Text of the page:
skin it can be driven through the skin and onward into the deeper tissues by
the barbs acting as a ratchet. The presence of foreign material penetrating the
skin causes a local immune reaction. The grass-seed dart is accompanied by
microorganisms which can cause infection too.
Dogs suffer more than cats
Dogs suffer with grass-seed darts penetrating their skin and orifices far more than cats. This may be because cats are much more accomplished at grooming them out of their coats by
themselves. Any area of a dog’s body can be penetrated by a grass-seed dart, but there are orifices and areas which are penetrated most often
- Ears- Eyes- Groin
- Paws- Tonsils- Penis
- Arm pits (axilla)
- Nostrils- Vulva
What to do if grass-seed darts enter your dog’s ears
Ears are the most common orifice that grass-seed darts enter. They move down the external ear canal and can penetrate the ear drum entering the middle ear. It is possible for them to continue their journey deeper into the body and they may even enter the brain.
If on a walk your dog suddenly starts to shake
its head violently and grass-seed darts are present, you have to be concerned that one may have entered his ear. Unless it is at the very entrance to the ear it will require a vet with an auroscope and alligator forceps to remove it, with your dog possibly under sedation or general anaesthesia.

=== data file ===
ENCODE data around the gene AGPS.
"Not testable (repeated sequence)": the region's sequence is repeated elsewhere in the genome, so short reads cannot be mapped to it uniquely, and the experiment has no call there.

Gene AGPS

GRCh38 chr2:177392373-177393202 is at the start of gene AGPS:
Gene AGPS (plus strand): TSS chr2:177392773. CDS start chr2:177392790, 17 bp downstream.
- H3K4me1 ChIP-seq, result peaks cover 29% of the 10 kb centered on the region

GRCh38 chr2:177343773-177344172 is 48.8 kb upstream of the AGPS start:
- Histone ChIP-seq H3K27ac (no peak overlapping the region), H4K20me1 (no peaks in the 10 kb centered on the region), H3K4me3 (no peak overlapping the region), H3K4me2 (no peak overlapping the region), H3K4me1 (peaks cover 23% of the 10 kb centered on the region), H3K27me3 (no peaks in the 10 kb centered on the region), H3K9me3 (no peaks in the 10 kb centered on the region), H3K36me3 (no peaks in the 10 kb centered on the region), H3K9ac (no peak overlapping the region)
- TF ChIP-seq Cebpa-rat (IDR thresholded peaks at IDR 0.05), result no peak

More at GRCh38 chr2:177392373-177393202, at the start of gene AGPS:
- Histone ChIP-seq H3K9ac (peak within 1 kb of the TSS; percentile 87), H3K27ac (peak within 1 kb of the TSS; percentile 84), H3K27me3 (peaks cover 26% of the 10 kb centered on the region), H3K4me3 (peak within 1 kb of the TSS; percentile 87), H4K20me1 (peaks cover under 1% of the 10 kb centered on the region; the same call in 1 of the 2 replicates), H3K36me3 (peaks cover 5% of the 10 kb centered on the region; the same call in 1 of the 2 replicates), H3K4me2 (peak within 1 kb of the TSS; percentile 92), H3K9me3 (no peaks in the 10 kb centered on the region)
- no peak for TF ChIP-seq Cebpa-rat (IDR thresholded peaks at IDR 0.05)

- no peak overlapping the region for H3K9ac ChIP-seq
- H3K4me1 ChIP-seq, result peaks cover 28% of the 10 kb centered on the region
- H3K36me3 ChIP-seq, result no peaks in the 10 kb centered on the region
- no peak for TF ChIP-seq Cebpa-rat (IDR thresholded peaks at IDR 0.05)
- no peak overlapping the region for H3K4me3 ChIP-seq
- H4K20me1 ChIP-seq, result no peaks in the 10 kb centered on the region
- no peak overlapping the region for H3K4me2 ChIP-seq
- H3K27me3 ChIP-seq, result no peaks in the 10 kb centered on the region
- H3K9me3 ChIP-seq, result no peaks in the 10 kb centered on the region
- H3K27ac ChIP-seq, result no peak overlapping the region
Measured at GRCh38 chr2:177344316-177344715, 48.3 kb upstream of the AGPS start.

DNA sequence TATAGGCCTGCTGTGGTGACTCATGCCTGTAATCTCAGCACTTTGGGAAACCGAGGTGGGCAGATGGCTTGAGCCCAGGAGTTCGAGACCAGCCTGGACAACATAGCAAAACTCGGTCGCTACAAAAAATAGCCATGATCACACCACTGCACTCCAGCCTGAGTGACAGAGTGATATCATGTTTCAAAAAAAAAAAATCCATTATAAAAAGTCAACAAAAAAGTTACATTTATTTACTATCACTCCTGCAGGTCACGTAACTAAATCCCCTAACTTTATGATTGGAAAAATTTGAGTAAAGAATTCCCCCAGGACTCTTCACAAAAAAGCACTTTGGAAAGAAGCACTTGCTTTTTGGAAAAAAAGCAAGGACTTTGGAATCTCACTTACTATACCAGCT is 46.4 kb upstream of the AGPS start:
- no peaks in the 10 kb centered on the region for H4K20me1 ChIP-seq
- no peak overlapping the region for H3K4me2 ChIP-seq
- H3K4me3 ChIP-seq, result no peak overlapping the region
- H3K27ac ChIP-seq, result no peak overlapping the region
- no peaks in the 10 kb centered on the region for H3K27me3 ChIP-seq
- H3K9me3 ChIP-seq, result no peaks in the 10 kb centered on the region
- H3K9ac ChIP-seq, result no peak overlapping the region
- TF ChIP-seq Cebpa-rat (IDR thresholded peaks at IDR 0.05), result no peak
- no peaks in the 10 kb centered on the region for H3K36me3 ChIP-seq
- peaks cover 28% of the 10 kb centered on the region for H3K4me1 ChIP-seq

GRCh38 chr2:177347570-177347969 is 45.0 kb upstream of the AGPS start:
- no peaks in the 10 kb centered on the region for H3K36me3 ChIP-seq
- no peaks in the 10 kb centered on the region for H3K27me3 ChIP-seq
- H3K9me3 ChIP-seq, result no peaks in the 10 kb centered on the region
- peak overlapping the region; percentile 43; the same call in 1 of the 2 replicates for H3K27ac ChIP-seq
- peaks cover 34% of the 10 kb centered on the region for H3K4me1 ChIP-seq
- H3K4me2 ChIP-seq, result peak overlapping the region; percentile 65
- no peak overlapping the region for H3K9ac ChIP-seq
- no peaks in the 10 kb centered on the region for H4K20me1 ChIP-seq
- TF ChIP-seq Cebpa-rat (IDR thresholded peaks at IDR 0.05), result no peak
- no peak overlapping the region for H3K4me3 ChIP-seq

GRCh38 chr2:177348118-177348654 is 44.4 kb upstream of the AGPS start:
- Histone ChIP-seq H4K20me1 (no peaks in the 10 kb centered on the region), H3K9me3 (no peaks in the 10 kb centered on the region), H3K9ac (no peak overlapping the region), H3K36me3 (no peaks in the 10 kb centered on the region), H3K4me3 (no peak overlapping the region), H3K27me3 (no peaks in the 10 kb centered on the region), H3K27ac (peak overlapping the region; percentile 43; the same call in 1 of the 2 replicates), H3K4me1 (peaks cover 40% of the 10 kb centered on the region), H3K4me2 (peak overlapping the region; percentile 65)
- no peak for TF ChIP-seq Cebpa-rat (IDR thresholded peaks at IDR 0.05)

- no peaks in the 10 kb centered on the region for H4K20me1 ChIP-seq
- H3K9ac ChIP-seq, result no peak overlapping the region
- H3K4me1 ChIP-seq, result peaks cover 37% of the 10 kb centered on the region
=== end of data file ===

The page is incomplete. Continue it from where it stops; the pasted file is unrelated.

What to do if grass-seed darts enter your dog’s paws
Paws are the area of the
body where grass-seed darts most commonly penetrate the skin. They most often burrow under the skin on the top of the foot at the end of the web between digits. Here they cause a cyst-like swelling, due to foreign body reaction and infection, and a discharging fistula, which the dog licks frequently.
If you can see the tail of the grass-seed poking out it may be worth trying to pull it out, but if there is a swelling and a hole discharging pus it will require veterinary attention for removal.
What to do if grass-seed darts get in your dog’s arm pits
Arm pits are a less common site of penetration of grass-seeds; however, the seeds can quickly enter deeper tissue because the skin is very thin here and the dog cannot reach to groom itself.
Grass-seeds that penetrate at this point can sometimes enter the chest of a dog with serious consequences.
Grass-seed darts can be very challenging foreign objects for vets to retrieve – they are small and do not show up on
x-ray. Often vets resort to complex surgical operations under general anaesthesia to manage these foreign bodies. They will force dye into the discharging hole and then follow the dye, dissecting out the tract, the tissue reaction, and the grass-seed dart. The body can then start to heal.
Prevention is better than cure when dealing with grass-seed darts.
- This is a summer and autumn problem and is another good reason, in addition
to the heat, to have your dog’s coat stripped or cut short. Particularly around
the toes, ears, and undercarriage, including the arm pits and groin.
- Owners should avoid walking their dogs in areas where there is dart grass
- After each walk owners should check their dogs for darts:
- Between the toes and pads;
- In and around the ears;
- In and round the mouth;
- The arm pits;
- Groin areas
Veterinary Consultant to PetSafe®